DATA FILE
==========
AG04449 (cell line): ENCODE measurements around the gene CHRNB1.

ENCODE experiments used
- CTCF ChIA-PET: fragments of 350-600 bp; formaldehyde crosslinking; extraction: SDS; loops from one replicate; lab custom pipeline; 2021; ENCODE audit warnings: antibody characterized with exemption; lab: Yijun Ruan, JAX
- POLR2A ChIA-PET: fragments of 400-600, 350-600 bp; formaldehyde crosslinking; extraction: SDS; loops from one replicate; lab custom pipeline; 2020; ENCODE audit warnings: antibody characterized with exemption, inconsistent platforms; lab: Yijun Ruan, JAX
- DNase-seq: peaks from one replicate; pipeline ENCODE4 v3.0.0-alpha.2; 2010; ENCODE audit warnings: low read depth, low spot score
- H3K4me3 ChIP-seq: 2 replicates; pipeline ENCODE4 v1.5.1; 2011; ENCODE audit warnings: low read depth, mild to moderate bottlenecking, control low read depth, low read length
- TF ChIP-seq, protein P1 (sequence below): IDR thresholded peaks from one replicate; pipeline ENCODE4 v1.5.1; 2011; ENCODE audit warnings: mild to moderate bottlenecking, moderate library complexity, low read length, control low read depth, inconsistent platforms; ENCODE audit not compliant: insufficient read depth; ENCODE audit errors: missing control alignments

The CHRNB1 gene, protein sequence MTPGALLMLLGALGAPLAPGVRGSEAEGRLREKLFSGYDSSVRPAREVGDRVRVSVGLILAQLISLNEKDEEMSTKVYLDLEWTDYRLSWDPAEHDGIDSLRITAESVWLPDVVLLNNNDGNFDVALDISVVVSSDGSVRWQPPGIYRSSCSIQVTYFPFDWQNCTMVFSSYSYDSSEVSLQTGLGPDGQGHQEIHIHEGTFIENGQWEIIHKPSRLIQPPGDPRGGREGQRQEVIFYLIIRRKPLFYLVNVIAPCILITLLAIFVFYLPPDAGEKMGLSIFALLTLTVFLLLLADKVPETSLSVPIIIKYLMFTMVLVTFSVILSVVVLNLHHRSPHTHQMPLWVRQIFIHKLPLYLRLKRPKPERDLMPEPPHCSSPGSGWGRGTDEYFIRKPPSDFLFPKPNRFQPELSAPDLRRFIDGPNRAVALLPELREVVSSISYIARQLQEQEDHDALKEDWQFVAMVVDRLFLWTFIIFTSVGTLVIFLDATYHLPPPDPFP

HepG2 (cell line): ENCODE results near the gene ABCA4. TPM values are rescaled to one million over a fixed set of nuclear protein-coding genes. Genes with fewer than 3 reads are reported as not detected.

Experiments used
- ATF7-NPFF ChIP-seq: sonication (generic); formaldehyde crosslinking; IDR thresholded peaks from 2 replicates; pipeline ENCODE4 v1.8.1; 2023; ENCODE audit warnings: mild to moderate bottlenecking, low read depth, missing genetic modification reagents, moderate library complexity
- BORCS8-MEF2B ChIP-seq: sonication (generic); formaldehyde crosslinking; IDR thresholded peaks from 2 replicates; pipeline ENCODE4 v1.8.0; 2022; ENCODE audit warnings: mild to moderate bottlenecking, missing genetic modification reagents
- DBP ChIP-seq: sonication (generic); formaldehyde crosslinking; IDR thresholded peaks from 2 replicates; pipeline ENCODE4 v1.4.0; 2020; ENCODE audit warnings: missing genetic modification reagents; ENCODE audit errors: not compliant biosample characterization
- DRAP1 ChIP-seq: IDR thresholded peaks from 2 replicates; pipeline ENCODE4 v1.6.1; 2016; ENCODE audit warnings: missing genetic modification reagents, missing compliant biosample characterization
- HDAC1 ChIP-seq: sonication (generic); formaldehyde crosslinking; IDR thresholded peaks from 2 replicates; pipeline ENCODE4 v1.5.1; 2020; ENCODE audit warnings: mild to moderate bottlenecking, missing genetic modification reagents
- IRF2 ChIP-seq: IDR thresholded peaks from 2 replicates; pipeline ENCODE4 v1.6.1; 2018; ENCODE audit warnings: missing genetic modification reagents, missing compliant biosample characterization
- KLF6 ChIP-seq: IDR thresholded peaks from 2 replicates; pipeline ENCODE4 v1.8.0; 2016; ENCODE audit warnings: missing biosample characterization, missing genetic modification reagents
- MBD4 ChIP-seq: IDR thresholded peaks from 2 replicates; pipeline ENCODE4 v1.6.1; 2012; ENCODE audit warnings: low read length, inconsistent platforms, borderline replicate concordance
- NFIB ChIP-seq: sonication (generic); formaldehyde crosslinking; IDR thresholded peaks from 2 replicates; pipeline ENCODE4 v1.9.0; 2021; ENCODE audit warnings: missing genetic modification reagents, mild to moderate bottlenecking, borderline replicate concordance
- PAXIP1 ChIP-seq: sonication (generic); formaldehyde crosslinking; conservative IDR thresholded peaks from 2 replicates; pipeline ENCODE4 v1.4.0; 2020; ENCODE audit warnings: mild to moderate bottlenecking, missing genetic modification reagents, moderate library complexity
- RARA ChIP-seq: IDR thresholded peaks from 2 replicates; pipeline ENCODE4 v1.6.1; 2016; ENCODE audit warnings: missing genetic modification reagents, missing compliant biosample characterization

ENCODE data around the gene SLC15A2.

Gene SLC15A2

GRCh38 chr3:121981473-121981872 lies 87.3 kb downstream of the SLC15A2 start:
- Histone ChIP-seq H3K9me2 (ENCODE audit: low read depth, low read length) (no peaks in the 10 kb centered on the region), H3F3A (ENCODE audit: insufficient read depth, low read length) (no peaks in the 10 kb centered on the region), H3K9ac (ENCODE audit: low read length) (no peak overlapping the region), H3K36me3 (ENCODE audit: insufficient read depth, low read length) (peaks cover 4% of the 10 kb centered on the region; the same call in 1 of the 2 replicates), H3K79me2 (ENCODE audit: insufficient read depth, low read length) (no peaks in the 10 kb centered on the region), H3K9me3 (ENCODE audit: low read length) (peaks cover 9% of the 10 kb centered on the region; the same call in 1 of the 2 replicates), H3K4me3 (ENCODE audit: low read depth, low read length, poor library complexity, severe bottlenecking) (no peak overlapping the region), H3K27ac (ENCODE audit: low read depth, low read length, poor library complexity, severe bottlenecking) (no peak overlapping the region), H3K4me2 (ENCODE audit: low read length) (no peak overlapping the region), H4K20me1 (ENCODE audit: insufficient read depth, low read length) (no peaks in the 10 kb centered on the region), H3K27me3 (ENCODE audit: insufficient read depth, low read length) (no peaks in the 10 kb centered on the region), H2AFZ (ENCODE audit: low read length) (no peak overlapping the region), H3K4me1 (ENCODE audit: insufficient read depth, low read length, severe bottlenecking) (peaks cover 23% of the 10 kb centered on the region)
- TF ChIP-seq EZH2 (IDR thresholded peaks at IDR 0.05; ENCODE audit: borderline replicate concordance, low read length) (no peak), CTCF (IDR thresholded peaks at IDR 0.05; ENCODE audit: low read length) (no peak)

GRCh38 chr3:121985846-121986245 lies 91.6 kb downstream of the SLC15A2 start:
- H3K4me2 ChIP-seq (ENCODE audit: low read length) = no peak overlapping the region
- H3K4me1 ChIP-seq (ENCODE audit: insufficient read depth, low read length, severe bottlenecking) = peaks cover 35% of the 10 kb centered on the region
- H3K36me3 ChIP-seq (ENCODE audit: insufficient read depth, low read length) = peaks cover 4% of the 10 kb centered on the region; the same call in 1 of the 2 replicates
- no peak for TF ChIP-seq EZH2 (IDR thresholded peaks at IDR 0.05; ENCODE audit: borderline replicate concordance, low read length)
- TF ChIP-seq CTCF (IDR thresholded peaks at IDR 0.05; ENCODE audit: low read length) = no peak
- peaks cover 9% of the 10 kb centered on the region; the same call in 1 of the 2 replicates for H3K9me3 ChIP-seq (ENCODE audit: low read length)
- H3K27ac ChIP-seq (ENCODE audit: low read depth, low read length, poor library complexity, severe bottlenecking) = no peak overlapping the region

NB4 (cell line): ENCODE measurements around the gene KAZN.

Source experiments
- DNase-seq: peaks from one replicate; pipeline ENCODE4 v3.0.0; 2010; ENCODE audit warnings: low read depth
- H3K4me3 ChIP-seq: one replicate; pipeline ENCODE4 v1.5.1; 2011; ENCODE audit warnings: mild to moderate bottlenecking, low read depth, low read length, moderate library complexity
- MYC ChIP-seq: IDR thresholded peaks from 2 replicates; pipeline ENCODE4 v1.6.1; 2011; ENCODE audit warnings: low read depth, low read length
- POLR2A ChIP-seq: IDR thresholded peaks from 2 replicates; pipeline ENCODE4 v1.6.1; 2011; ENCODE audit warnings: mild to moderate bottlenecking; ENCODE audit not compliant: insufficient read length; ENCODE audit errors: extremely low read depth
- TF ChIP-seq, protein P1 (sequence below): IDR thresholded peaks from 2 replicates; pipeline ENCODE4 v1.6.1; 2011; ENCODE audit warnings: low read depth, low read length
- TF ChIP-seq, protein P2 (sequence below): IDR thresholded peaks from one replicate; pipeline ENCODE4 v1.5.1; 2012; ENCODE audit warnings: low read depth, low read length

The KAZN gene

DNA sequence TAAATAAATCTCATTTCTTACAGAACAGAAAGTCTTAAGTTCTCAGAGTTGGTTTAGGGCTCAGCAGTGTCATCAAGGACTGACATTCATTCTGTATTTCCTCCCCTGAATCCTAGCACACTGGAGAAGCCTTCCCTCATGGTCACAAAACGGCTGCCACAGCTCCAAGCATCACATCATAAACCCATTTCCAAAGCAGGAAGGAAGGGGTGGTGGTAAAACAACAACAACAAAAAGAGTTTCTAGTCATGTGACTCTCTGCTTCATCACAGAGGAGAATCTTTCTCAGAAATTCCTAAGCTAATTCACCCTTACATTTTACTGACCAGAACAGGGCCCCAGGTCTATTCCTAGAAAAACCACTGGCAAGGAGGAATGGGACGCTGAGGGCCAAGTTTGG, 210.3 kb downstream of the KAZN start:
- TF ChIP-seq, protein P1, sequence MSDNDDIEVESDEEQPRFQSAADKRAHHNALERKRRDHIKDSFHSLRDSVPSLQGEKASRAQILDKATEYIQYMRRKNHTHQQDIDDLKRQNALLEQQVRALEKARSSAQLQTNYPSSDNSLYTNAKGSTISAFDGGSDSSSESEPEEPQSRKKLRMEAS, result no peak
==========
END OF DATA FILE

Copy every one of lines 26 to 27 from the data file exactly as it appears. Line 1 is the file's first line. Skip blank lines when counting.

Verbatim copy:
- TF ChIP-seq EZH2 (IDR thresholded peaks at IDR 0.05; ENCODE audit: borderline replicate concordance, low read length) (no peak), CTCF (IDR thresholded peaks at IDR 0.05; ENCODE audit: low read length) (no peak)

GRCh38 chr3:121985846-121986245 lies 91.6 kb downstream of the SLC15A2 start: